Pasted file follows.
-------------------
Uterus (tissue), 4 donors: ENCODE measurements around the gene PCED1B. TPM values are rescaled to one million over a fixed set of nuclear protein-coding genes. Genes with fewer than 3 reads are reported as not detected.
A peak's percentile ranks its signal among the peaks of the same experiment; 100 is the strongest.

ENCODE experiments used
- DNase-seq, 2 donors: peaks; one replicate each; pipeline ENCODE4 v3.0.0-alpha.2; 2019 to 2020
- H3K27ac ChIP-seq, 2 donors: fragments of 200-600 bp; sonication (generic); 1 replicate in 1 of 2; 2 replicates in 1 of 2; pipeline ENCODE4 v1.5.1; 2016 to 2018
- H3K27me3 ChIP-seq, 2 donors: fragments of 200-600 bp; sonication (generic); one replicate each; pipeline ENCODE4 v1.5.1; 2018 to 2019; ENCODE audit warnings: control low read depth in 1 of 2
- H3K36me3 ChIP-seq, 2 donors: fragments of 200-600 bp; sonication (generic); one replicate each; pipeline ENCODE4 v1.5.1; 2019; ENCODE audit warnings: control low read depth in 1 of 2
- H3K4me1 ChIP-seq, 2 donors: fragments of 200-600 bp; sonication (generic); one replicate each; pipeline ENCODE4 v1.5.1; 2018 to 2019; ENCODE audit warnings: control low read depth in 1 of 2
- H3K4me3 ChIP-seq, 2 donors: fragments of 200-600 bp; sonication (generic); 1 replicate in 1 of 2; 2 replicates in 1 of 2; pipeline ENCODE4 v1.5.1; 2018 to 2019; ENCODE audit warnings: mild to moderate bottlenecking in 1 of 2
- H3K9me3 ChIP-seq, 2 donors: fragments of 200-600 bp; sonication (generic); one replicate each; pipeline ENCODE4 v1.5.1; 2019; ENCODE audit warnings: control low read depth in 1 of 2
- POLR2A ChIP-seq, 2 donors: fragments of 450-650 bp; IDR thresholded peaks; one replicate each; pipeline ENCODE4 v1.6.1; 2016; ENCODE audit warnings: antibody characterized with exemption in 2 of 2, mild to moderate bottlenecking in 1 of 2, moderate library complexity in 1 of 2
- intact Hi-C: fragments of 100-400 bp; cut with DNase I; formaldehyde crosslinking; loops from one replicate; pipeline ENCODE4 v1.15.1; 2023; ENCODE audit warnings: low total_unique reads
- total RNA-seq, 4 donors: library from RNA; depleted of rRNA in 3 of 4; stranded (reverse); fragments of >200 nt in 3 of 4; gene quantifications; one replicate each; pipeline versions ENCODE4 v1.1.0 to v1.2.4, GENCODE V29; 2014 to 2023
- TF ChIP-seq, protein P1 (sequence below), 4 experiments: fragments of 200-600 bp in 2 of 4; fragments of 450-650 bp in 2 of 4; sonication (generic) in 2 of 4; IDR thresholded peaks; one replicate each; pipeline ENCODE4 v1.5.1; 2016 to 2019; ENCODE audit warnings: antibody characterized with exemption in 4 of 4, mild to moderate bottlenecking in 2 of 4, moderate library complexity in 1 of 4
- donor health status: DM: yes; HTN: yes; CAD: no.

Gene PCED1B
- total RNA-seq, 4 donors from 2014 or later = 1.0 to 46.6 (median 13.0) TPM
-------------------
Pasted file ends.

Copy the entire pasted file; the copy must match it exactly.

Uterus (tissue), 4 donors: ENCODE measurements around the gene PCED1B. TPM values are rescaled to one million over a fixed set of nuclear protein-coding genes. Genes with fewer than 3 reads are reported as not detected.
A peak's percentile ranks its signal among the peaks of the same experiment; 100 is the strongest.

ENCODE experiments used
- DNase-seq, 2 donors: peaks; one replicate each; pipeline ENCODE4 v3.0.0-alpha.2; 2019 to 2020
- H3K27ac ChIP-seq, 2 donors: fragments of 200-600 bp; sonication (generic); 1 replicate in 1 of 2; 2 replicates in 1 of 2; pipeline ENCODE4 v1.5.1; 2016 to 2018
- H3K27me3 ChIP-seq, 2 donors: fragments of 200-600 bp; sonication (generic); one replicate each; pipeline ENCODE4 v1.5.1; 2018 to 2019; ENCODE audit warnings: control low read depth in 1 of 2
- H3K36me3 ChIP-seq, 2 donors: fragments of 200-600 bp; sonication (generic); one replicate each; pipeline ENCODE4 v1.5.1; 2019; ENCODE audit warnings: control low read depth in 1 of 2
- H3K4me1 ChIP-seq, 2 donors: fragments of 200-600 bp; sonication (generic); one replicate each; pipeline ENCODE4 v1.5.1; 2018 to 2019; ENCODE audit warnings: control low read depth in 1 of 2
- H3K4me3 ChIP-seq, 2 donors: fragments of 200-600 bp; sonication (generic); 1 replicate in 1 of 2; 2 replicates in 1 of 2; pipeline ENCODE4 v1.5.1; 2018 to 2019; ENCODE audit warnings: mild to moderate bottlenecking in 1 of 2
- H3K9me3 ChIP-seq, 2 donors: fragments of 200-600 bp; sonication (generic); one replicate each; pipeline ENCODE4 v1.5.1; 2019; ENCODE audit warnings: control low read depth in 1 of 2
- POLR2A ChIP-seq, 2 donors: fragments of 450-650 bp; IDR thresholded peaks; one replicate each; pipeline ENCODE4 v1.6.1; 2016; ENCODE audit warnings: antibody characterized with exemption in 2 of 2, mild to moderate bottlenecking in 1 of 2, moderate library complexity in 1 of 2
- intact Hi-C: fragments of 100-400 bp; cut with DNase I; formaldehyde crosslinking; loops from one replicate; pipeline ENCODE4 v1.15.1; 2023; ENCODE audit warnings: low total_unique reads
- total RNA-seq, 4 donors: library from RNA; depleted of rRNA in 3 of 4; stranded (reverse); fragments of >200 nt in 3 of 4; gene quantifications; one replicate each; pipeline versions ENCODE4 v1.1.0 to v1.2.4, GENCODE V29; 2014 to 2023
- TF ChIP-seq, protein P1 (sequence below), 4 experiments: fragments of 200-600 bp in 2 of 4; fragments of 450-650 bp in 2 of 4; sonication (generic) in 2 of 4; IDR thresholded peaks; one replicate each; pipeline ENCODE4 v1.5.1; 2016 to 2019; ENCODE audit warnings: antibody characterized with exemption in 4 of 4, mild to moderate bottlenecking in 2 of 4, moderate library complexity in 1 of 4
- donor health status: DM: yes; HTN: yes; CAD: no.

Gene PCED1B
- total RNA-seq, 4 donors from 2014 or later = 1.0 to 46.6 (median 13.0) TPM